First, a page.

! 17 References:  Yarmola, Elena G., Yash Shah, David P. Arnold, Jon Dobson, and Kyle D. Allen. "Magnetic Capture of a Molecular Biomarker from Synovial Fluid in a Rat Model of Knee Osteoarthritis." Annals of Biomedical Engineering 44.4 (2015): 1159 169. Web.  Yarmola, E.g., Y.y. Shah, H.e. Kloefkorn, J. Dobson, and K.d. Allen. "Comparing intra articular CTXII levels assessed via magnetic capture or lavage in a rat knee osteoarthritis model." Osteoarthritis and Cartilage 25.7 (2017): 1189 194. Web.  Seifer DR, Furman BD, Guilak F, Olson SA, Brooks SC, Kraus VB. Novel Synovial Fluid Recovery Method Allows for Quantification of a Marker of Arthritis in Mice. Osteoarthritis and cartilage / OARS, Osteoarthritis Research Society. 2008;16(12):1532 1538. do i:10.1016/j.joca.2008.04.013 [4 ] Meyer O. Interferons and autoimmune disorders. Joint Bone Spine. 2009;76(5):464 473. doi:10.1016/j.jbspin.2009.03.012. [5 ] Heidarianpour A, Vahidian Rezazadeh M, Zamani A. Effect of Moderate Exercise on Serum Interferon G amma and Interleukin 17 Levels in the Morphine Withdrawal Period. International Journal of High Risk Behaviors & Addiction. 2016;5(2):e26907. doi:10.5812/ijhrba.26907. [6 ] "Interferon gamma." Interferon gamma : Protein Overview : UCSD Nature Molecule Pages N.p., n.d. Web. 03 Aug. 2017. [7 ] Teixeira, Leonardo K., Bruna Pf Fonseca, Bianca A. Barboza, and JoÂ‹o Pb Viola. "The role of interferon gamma on immune and allergic responses." MemÂ—rias do Instituto Oswaldo Cruz 100.Suppl 1 (2005): 137 44. Web.  Heidarianpour A, Vahidian Rezazadeh M, Zamani A. Effect of Moderate Exercise on Serum Interferon Gamma and Interleukin 17 Levels in the Morphine Withdrawal Period. International Journal of High Risk Behaviors & Ad diction. 2016;5(2):e26907. doi:10.5812/ijhrba.26907.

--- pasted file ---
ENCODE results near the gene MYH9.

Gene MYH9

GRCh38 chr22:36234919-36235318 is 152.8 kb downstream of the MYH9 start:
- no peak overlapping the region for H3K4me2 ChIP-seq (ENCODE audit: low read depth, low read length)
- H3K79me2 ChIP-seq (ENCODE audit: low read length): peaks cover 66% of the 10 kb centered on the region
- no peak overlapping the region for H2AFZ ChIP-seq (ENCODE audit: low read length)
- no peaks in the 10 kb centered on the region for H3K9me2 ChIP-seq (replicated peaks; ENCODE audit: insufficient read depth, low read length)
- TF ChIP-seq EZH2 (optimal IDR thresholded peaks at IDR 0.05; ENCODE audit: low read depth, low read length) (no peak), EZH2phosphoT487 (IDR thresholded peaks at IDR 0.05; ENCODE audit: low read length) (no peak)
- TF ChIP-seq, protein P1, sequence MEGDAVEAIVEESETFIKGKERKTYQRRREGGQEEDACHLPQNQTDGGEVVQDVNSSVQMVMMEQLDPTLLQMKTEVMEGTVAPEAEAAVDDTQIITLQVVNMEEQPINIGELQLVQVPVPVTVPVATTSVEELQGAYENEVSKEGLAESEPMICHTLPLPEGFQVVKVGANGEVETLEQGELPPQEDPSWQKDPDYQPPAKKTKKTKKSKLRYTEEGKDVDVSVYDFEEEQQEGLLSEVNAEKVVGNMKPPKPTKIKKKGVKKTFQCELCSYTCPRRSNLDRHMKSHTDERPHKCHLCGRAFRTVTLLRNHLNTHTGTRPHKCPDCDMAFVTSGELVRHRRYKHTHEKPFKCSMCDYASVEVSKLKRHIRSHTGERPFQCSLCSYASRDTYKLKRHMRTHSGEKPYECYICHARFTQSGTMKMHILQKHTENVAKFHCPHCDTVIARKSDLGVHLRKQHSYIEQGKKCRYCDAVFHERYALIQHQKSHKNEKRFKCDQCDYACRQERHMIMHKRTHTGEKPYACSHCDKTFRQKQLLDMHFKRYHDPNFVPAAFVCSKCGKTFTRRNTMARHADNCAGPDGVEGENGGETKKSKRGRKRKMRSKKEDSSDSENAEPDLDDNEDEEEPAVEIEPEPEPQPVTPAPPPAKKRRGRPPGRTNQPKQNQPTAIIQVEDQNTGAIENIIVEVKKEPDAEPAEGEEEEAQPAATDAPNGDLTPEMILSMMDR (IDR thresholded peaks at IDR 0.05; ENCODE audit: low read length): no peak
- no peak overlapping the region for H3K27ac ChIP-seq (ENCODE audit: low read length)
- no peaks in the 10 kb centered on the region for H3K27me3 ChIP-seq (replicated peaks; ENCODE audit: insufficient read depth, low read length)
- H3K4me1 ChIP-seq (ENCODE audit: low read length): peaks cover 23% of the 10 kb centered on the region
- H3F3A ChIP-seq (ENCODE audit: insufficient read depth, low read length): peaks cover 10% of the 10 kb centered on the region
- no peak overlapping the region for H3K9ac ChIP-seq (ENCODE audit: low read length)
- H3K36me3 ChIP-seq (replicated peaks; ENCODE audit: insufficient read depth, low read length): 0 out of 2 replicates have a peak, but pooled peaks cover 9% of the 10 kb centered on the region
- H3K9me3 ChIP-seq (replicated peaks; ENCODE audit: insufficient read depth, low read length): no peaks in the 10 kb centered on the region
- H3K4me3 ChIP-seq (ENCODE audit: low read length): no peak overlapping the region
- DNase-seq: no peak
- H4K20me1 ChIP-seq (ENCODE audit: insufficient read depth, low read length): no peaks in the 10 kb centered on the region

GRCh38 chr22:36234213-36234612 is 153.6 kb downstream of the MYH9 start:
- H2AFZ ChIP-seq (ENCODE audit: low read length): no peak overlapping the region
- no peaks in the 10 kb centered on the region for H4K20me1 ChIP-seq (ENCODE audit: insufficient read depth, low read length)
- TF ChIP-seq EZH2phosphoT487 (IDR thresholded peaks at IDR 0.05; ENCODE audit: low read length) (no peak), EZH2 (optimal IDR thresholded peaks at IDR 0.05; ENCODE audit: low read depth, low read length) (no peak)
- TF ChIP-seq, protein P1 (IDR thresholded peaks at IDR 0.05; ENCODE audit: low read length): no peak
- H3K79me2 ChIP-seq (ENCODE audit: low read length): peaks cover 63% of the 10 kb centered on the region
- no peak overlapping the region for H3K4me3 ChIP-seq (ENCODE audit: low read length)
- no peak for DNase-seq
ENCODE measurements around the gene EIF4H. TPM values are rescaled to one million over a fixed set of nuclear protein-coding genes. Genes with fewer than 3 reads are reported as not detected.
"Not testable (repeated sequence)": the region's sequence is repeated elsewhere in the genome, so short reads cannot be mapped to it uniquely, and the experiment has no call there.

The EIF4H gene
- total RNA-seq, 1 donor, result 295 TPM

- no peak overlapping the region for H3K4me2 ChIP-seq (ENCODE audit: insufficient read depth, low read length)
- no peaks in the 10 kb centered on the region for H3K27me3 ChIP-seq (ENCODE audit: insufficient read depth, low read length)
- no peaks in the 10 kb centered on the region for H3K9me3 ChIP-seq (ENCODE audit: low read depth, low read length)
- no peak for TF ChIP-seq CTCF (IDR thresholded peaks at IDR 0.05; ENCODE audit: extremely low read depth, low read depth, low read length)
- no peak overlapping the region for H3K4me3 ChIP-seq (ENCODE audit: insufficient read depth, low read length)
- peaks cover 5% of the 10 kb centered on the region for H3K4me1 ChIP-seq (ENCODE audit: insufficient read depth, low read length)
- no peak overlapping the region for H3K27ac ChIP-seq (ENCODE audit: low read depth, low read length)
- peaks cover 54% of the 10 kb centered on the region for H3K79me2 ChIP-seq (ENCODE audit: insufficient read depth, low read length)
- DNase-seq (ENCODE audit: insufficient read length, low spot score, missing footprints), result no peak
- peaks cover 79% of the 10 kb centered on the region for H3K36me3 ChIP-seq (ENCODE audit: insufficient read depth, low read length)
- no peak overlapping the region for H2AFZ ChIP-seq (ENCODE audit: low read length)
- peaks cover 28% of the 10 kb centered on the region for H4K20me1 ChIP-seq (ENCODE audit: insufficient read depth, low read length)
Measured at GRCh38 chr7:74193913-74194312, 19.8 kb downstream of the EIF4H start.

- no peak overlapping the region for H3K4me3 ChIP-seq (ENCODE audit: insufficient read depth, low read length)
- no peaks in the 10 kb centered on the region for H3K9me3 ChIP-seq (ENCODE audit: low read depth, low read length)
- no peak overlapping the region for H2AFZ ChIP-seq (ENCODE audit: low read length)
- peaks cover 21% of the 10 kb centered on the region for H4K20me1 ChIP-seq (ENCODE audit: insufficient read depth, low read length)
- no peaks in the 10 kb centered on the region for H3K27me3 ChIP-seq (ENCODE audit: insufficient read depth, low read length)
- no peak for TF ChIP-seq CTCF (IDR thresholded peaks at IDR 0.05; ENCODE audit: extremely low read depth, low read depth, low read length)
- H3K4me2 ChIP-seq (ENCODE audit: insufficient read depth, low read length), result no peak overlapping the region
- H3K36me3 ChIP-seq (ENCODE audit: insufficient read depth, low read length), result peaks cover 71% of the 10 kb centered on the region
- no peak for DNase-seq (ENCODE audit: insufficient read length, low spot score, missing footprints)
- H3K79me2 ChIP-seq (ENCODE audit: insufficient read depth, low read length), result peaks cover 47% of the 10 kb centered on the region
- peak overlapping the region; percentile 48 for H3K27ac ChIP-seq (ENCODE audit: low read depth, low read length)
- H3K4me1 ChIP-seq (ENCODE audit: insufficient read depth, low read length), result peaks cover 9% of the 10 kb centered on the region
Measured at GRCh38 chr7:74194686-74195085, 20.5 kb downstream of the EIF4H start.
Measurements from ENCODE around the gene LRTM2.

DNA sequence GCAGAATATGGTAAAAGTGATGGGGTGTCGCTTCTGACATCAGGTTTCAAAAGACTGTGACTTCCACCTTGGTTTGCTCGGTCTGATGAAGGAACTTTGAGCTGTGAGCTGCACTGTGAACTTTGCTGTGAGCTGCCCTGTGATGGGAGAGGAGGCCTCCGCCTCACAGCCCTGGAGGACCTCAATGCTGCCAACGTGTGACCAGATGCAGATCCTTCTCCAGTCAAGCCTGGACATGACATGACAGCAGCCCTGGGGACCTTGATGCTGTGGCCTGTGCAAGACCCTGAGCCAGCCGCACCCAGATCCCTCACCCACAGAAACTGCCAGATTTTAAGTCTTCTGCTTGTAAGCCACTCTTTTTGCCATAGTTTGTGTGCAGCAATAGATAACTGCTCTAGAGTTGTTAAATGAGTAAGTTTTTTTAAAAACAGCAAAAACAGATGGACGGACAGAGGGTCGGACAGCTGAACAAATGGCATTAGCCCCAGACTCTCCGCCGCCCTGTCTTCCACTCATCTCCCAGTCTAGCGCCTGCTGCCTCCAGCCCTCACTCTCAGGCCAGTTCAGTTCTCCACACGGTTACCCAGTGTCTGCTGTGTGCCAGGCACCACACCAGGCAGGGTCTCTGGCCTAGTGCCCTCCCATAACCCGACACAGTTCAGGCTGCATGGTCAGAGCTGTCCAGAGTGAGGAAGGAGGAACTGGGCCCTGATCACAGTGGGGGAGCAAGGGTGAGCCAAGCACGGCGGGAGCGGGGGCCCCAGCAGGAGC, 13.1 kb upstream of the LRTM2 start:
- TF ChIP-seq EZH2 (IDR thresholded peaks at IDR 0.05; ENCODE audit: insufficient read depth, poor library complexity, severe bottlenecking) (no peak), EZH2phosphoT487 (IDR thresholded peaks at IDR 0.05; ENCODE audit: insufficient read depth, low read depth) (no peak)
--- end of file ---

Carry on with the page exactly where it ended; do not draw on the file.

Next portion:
! 18 [9 ] Dynabeads MyOne Streptavidin C1. Dynabeads MyOne Streptavidin C1 Thermo Fisher Scientific. https://www.thermofisher.com/order/catalog/product/65001. Accessed April 2, 2018. [10 ] "V PLEX Rat IFN y Kit." Meso Scale Discovery 2017 MESO SCALE DIAGNOSTICS, LLC, n.d. Web. 03 Aug. 2017.